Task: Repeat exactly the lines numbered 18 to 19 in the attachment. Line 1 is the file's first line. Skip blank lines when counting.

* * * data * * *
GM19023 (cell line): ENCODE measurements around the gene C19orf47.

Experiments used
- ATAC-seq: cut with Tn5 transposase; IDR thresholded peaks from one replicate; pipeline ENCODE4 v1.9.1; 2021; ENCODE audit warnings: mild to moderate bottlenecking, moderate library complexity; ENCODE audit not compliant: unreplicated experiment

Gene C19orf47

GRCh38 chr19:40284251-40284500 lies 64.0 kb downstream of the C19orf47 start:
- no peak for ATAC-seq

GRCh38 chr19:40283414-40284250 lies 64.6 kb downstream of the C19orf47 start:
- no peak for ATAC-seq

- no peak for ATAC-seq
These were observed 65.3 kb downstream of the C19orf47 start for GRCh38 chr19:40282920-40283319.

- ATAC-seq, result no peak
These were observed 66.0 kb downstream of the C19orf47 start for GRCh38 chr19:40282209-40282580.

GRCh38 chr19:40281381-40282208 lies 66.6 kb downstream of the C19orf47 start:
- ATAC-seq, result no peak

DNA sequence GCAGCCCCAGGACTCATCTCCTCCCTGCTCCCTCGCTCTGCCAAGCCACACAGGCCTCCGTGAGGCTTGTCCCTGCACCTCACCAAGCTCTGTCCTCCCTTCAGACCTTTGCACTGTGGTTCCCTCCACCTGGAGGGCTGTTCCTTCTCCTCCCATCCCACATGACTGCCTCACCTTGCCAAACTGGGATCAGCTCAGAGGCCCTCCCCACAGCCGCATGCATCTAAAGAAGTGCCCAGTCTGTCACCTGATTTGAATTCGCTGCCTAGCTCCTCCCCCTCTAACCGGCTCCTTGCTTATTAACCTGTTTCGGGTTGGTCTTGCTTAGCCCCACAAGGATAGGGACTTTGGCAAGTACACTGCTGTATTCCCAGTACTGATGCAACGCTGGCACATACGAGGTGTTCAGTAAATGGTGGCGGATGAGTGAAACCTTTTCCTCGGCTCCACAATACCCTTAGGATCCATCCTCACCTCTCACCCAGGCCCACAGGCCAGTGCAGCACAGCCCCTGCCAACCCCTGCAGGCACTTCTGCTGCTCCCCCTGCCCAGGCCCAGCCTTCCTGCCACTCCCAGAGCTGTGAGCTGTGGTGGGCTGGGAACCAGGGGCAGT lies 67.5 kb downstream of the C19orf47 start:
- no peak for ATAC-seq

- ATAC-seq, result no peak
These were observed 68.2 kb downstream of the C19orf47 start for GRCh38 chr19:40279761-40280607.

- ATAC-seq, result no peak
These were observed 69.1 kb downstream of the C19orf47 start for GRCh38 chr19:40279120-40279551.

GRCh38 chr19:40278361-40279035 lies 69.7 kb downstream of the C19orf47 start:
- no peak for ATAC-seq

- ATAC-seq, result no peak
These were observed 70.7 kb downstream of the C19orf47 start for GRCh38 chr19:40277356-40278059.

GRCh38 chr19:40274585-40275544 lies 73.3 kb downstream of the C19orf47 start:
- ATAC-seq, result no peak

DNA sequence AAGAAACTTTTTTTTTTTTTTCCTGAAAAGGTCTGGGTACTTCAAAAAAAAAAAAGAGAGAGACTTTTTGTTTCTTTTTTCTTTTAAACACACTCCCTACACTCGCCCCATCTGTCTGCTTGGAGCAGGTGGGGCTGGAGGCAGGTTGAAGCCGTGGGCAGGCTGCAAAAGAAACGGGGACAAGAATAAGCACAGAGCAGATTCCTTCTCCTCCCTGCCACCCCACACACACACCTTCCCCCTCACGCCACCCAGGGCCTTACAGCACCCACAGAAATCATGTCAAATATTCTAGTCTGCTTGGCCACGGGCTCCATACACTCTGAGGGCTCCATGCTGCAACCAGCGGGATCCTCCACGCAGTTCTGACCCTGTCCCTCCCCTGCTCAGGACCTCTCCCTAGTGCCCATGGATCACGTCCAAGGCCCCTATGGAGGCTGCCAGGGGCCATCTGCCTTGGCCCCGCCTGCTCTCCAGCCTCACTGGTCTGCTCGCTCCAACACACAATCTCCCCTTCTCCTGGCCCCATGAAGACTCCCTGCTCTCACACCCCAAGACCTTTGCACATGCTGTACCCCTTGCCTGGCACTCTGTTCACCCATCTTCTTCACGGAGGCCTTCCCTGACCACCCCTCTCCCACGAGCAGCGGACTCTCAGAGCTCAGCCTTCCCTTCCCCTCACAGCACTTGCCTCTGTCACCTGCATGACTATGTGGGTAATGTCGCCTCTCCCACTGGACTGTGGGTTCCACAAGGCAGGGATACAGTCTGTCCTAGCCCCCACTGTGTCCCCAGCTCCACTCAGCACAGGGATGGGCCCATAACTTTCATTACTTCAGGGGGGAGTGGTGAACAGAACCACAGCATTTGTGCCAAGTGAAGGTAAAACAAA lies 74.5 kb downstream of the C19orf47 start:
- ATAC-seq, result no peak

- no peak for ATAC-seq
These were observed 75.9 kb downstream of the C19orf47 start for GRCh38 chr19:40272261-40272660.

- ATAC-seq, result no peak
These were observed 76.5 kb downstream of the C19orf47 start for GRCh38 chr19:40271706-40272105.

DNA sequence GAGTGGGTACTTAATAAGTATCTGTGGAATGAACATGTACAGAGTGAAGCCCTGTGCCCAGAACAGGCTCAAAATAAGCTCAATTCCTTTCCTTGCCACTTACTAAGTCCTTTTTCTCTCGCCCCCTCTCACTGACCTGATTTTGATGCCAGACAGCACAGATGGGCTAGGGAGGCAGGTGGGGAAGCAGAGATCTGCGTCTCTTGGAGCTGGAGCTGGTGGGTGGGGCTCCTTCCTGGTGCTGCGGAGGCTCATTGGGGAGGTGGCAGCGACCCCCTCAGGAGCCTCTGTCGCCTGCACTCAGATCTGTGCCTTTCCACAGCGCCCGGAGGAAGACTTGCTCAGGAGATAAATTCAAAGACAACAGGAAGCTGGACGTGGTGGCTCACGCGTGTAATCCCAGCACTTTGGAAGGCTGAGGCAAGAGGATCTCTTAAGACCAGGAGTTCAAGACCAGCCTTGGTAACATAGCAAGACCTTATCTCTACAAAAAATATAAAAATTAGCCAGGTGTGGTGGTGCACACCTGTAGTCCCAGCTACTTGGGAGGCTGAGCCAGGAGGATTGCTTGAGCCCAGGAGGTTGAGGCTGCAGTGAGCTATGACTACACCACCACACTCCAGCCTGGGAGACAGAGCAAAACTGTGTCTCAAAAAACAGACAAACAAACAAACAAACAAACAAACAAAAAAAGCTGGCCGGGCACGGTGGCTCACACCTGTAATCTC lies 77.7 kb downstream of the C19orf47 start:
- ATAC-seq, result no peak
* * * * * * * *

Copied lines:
These were observed 68.2 kb downstream of the C19orf47 start for GRCh38 chr19:40279761-40280607.

- ATAC-seq, result no peak